Every now and then, university teaches me about concepts that are not currently in mainstream use, but really should be. Take the linguistic concept of face, for example. Not only is it applicable to many real-life situations, it’s also a lot of fun to tell people they’re hurting your negative face.
Ever wondered why people say, “It’s quite chilly in here, isn’t it?” instead of “Close the goddamn window”? Or wondered what the most effective way to get rid of a person is? Or what exactly the term “saving face” is supposed to mean? This crash course on face explains it all.
Face is a theory about the way people interact. Everyone in society has face. Think of it as public self-image, ‘ego’, or maybe even reputation. When I converse with you, I provide you with access to some of my ideas and values and opinions; I present you with my face.
The theory of face presumes that all of us want to retain face as much as possible. And because everyone’s face depends on everyone else’s face being maintained, it is in everyone’s interest to maintain each other’s face.
Sounds vague, doesn’t it? Let’s make it a bit more concrete.
Face is twofold. Everyone has a positive face and a negative face. Positive face is the desire I have for you to approve of me and appreciate me. I want you to like my personality. I want you to agree with those ideas, values and opinions I just shared with you.
I also have a negative face: the desire for my actions to be unimpeded by others. I want to make my own decisions. I want freedom. I don’t want anyone to interfere with my life.
Ideally, then, you’d leave me to do whatever the hell I want, and cheer me on every step of the way. After all, that’s the only way both my faces could remain intact. Here’s some great advice: if you ever find someone who keeps both your faces intact, marry them instantly. Never lose sight of them again. Consider implanting a tracking device into them just in case.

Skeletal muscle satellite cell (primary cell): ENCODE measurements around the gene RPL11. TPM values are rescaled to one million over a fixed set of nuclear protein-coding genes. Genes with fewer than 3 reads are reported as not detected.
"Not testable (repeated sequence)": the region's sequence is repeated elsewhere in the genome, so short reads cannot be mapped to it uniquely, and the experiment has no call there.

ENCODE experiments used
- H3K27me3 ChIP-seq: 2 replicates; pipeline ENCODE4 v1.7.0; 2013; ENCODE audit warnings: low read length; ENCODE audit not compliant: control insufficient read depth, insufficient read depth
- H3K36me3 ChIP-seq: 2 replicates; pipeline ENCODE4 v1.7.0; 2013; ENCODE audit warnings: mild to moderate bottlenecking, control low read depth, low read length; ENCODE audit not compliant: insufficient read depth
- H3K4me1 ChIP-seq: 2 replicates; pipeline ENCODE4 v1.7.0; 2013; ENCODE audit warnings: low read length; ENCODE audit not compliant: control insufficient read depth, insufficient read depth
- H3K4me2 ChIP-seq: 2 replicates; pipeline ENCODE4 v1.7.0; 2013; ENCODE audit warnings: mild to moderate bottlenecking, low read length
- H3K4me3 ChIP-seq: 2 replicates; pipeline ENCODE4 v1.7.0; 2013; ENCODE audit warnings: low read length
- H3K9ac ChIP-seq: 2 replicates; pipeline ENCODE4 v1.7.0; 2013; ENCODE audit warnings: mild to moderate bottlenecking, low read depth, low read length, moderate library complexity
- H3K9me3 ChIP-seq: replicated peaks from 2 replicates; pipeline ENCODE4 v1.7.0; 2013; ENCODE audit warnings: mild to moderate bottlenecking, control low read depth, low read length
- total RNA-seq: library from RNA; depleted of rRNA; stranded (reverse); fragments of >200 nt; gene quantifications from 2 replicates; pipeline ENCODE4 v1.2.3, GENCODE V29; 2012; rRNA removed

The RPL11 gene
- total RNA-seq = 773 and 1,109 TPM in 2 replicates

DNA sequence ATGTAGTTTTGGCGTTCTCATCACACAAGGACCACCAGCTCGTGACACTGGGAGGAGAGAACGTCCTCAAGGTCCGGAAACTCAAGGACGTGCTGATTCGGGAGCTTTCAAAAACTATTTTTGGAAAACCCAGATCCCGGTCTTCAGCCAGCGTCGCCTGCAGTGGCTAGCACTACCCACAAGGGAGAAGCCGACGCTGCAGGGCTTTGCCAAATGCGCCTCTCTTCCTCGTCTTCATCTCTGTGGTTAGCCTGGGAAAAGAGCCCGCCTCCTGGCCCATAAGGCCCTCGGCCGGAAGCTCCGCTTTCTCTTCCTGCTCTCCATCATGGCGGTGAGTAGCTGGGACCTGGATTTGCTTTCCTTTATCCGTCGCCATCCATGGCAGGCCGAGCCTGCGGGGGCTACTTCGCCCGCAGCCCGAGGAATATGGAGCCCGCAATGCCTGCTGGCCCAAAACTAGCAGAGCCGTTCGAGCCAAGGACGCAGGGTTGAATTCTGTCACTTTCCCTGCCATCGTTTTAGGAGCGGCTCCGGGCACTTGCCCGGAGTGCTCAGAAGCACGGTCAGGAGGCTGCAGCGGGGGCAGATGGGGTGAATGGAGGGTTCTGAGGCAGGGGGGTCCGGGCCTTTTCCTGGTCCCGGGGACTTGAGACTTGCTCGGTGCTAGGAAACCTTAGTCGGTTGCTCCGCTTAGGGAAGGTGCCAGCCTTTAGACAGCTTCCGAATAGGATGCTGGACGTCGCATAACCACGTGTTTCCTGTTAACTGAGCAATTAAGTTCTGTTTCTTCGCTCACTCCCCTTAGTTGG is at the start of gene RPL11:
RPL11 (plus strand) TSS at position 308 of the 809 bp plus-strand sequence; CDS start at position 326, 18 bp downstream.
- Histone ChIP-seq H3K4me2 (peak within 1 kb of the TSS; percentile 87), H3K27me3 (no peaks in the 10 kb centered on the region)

People who don’t damage face are rare. To be honest, I’m not sure they exist at all. We constantly take swings at each other’s faces. When I ask you what time it is, I’m damaging your negative face by making you undertake action (answering me). If we were leaving the movie theater and I told you, “Oh my God, that was amazing!” whereas you thought the movie we just saw was the worst cinematic venture since The Happening, how would you respond? Would you lie and say you agree, shrug noncommittally and steer the conversation in a different direction, or damage my positive face by being honest?
It is a sad fact of life that we damage face all the time. There is one way to avoid this: refrain from speaking altogether. If you’re extremely worried about other people’s faces, you’ll just have to smile and nod a lot.
Thankfully, we can also sugarcoat our statements and hereby soften their blow. You’ll still be threatening face, but only a little bit. It’ll be a mild scratch rather than a punch. This is where “It’s quite chilly in here, isn’t it?” comes in. Sure, I could tell you to close the goddamn window, but that would be quite a blow to your negative face. Worse, I could offend you and then I’d have to get up and close the goddamn window myself. By mitigating my statement, I don’t shatter your face but do get my point across and achieve the desired result. It’s a win/win situation.
All of the above is relevant when it is your desire to retain everyone’s face, which – according to the theory – is the normal state of affairs. But knowledge of face is also helpful when it is your goal to make someone dislike you. The main idea here is to be as rude as humanly possible. The next time a sleazy person accosts you in the pub, take the following steps:
- Shatter their negative face. Order them around. “Buy me a drink!” “Take your hand off my arm!” “Get the hell away from me!” “Buy me another drink!” The less sugarcoated the better. Strew exclamation points all over the place and avoid the word ‘please’ at all costs. Expressing strong negative emotions such as anger or hatred damages negative face as well, so don’t even consider hiding your annoyance.
- Shatter their positive face. Disagree with every statement they make, even if you agree. “I can’t believe you disliked The Happening, I thought it was the best movie ever.” Openly disapprove of their appearance: “Are you actually wearing those shoes?” Make it clear that you don’t care about their positive face by interrupting them or simply walking away.
You’ll be rid of them in no time!
(Of course there is always step 3. Shatter their actual face, but my local pub doesn’t condone violence. Chances are yours doesn’t, either.)